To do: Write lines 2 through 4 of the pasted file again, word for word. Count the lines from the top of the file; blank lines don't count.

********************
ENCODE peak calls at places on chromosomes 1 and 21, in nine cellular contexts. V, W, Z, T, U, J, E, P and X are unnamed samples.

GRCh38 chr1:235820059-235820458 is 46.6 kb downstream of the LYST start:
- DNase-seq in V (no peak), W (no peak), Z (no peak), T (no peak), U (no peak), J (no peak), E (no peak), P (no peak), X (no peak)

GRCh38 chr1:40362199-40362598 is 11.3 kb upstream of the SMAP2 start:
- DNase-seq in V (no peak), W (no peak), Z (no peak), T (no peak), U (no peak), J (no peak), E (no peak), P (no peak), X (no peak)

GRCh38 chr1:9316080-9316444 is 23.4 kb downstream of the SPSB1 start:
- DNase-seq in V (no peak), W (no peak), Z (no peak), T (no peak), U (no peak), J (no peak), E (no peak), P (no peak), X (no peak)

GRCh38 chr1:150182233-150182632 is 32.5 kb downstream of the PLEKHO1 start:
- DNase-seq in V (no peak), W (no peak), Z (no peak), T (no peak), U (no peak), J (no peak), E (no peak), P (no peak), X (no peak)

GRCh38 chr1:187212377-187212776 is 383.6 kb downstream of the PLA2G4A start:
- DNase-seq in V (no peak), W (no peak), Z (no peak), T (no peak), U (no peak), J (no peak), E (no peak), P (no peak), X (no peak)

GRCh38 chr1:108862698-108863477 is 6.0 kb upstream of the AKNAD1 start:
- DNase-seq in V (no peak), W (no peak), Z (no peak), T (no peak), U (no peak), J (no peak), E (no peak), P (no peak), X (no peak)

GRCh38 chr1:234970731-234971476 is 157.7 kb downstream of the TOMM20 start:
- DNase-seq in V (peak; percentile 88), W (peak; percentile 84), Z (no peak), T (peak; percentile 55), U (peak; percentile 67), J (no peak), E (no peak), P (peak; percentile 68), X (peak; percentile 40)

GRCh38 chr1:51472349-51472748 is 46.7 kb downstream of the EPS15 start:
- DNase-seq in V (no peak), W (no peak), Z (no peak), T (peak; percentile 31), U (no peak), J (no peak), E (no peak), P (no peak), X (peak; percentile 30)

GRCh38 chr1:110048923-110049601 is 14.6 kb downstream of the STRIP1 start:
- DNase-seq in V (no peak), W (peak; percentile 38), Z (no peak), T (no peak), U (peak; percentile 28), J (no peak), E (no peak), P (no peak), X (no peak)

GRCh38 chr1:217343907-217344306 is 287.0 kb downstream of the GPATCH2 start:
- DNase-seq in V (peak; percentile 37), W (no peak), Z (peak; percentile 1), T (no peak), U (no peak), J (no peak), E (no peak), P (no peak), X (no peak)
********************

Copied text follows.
GRCh38 chr1:235820059-235820458 is 46.6 kb downstream of the LYST start:
- DNase-seq in V (no peak), W (no peak), Z (no peak), T (no peak), U (no peak), J (no peak), E (no peak), P (no peak), X (no peak)

GRCh38 chr1:40362199-40362598 is 11.3 kb upstream of the SMAP2 start: